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Documents & Guides
Explore a variety of topics about marine spills, response and compensation matters in the pages below.
Each topic and area of interest provides access to more detailed documentation that is freely downloadable.
This includes our 17 Technical Information Papers which are fully illustrated with photos and diagrams and are available in several languages.
What happens to oil in the marine environment over time when spilled at sea? How do different factors such as volume and physical and chemical properties affect the fate of oil spills?
How does oil impact seabirds, plankton, sea mammals and the shoreline?
Which industries might suffer temporary economic losses and loss of market confidence?
What are the specific chemical response strategies for responding to a Hazardous and Noxious Substance spill, and what are the potential effects on human and marine life?
What information is needed for an effective oil spill contingency plan? How can aerial observation and protective strategies assist with response operations?
What techniques are available for cleaning up oil at sea and on the shoreline?
What planning and waste management systems need to be put in place to reduce the volume of oily waste for treatment or disposal?
What legal arrangements and sources of compensation are available for a spill from a ship?
Explore the resources
ITOPF's shipowners and their P&I insurers have established the annual 'ITOPF R&D Award' to encourage organisations worldwide to inspire innovative thinking and to present ideas that could provide solutions to some of the challenges faced in spill response and environmental monitoring.
This poster presents the results of an analysis of various aspects of incident information for tanker spills seven tonnes and over within the past ten years (2005-2014).
Visualising spill risk: Understanding and assessing regions of heightened vulnerability associated with increased seaborne transport of oil (2015)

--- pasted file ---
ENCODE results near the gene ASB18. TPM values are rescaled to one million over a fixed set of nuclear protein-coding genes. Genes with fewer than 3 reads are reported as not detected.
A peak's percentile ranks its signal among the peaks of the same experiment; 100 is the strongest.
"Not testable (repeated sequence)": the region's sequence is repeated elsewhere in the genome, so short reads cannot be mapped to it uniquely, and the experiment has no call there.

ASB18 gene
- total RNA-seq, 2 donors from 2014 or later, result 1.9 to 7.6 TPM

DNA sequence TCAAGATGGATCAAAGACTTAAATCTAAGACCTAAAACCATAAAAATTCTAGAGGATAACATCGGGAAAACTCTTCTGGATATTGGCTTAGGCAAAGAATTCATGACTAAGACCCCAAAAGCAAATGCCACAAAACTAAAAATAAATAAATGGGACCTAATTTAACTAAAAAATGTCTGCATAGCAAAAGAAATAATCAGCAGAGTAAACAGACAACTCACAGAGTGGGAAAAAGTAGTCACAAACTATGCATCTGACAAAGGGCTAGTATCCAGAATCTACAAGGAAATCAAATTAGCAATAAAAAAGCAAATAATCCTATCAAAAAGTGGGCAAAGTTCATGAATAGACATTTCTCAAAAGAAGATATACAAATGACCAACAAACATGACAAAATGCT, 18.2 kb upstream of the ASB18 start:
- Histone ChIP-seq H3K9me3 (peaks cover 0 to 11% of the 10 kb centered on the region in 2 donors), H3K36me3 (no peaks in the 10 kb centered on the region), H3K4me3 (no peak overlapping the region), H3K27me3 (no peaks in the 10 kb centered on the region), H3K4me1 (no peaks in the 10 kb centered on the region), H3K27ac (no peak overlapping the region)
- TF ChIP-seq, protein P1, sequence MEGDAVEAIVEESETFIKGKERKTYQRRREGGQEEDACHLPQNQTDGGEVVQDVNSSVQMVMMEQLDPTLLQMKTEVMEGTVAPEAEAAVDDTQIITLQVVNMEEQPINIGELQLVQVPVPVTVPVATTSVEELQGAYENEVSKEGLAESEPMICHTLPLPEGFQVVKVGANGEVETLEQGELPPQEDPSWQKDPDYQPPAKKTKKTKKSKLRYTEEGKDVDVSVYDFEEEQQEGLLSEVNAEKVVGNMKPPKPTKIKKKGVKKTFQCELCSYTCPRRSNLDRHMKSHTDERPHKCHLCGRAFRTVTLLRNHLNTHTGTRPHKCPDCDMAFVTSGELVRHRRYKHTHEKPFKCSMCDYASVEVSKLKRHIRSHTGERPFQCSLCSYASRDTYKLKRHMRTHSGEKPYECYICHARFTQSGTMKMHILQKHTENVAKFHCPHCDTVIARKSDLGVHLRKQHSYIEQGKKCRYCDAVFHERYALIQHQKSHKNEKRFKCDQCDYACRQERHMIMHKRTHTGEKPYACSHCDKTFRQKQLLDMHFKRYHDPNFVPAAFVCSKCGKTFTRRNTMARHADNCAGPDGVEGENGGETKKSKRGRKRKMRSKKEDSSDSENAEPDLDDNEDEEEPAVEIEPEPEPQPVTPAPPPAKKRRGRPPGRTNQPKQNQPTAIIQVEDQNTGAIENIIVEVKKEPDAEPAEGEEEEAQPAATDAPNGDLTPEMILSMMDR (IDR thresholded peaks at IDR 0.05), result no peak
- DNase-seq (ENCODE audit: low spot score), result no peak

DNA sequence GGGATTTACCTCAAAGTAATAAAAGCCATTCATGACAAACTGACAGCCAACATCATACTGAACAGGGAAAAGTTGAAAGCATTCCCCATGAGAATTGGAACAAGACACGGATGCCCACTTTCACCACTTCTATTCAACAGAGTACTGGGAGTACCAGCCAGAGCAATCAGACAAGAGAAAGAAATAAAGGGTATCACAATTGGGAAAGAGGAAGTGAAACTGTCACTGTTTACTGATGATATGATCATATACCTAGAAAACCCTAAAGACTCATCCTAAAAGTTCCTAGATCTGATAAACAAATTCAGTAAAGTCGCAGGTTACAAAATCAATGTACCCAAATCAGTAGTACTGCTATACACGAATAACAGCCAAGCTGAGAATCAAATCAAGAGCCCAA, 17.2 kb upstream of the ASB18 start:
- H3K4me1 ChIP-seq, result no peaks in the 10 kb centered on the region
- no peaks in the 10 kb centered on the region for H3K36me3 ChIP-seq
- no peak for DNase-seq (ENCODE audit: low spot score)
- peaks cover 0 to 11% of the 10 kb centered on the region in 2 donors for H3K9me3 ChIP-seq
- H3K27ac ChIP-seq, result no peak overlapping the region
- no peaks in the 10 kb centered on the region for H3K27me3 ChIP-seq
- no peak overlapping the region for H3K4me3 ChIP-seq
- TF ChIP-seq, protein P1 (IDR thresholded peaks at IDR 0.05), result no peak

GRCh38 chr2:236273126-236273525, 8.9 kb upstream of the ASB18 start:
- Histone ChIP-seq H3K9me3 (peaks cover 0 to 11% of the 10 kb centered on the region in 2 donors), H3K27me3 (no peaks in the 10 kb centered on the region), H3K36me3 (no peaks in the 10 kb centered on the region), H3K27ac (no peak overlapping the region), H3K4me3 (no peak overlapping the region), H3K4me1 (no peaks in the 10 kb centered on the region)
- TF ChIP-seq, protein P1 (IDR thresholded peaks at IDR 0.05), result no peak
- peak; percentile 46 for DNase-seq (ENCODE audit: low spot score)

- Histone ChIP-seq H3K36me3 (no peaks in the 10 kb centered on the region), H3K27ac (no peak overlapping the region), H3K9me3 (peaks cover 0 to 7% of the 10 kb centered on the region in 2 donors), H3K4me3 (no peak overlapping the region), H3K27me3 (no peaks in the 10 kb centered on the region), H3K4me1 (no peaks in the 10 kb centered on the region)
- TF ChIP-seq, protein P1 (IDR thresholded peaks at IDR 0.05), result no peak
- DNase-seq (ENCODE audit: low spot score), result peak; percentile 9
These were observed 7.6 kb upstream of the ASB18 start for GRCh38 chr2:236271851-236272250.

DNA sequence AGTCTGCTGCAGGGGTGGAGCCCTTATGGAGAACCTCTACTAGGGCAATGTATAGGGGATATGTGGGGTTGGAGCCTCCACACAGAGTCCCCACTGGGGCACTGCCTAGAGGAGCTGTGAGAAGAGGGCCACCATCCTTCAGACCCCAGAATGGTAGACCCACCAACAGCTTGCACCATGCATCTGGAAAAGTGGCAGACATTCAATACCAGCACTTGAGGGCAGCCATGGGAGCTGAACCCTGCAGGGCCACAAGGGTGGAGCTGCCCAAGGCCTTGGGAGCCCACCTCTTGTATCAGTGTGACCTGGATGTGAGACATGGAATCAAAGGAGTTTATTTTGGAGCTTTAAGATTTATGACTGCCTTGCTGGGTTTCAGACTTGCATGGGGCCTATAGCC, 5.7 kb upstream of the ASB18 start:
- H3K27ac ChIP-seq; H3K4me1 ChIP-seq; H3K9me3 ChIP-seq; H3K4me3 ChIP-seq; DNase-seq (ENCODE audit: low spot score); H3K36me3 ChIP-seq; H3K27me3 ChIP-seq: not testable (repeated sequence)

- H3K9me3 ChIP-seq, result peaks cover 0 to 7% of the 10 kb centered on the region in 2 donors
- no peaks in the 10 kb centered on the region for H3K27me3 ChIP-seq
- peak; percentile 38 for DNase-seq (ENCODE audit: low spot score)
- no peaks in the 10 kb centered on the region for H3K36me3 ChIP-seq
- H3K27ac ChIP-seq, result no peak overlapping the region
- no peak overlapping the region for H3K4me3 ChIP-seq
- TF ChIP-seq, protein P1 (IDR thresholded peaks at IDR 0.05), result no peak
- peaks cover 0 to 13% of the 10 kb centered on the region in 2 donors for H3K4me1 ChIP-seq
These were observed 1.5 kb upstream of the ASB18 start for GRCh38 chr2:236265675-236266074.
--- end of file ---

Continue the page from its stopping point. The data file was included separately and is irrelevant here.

Understanding and assessing the risk posed by oil spills is an essential starting point in oil spill prevention, preparedness, and response. However, it is a complex process and displaying results of a risk analysis can be particularly challenging.
(Overheads only) Introduction to ITOPF; The Arctic and Northern routes; Operational challenges and response options; Preparedness and capabilities; Conclusions
This paper uses information from ITOPF attended incidents to look at trends in conducting post-spill studies, and offer a number of possible reasons for these trends; including a general heightened awareness of environmental issues leading to a shift in attitudes and expectations as well as legislative changes. The paper will also look at the implications of these trends for those involved with such studies and re-examine the ideal drivers for scientifically robust post-spill studies.
The ultimate aim of any oil recovery operation at sea is to collect as much floating oil as is reasonably and economically possible. However, a review of past spills shows that rarely is more than 10% of spilled oil recovered from the sea surface. Although many methods of mechanical containment and recovery exist, each has its own limitations which affect the overall success of a recovery operation.
Experience has shown that the most time-consuming and costly component of a response to an oil spill is often the treatment or disposal of collected waste. The amount of waste generated is dependent on many factors, some which may be controlled more readily during the response.
DISCOBIOL: Assessment of the impact of dispersant use for oil spill response in coastal or estuarine areas (2014)
The DISCOBIOL research program aims to provide practical recommendations on dispersant use in coastal and estuarine areas by acquiring relevant (in terms of likely dispersed oil concentrations) and robust experimental information on the impact of mechanically and chemically dispersed oil on living resources.
This paper discusses the meaning of “international standards” for oil spill response in the context of remote operations. Practical examples are drawn from remote spills world-wide, including incidents in Tristan da Cunha, Madagascar, and Papua New Guinea.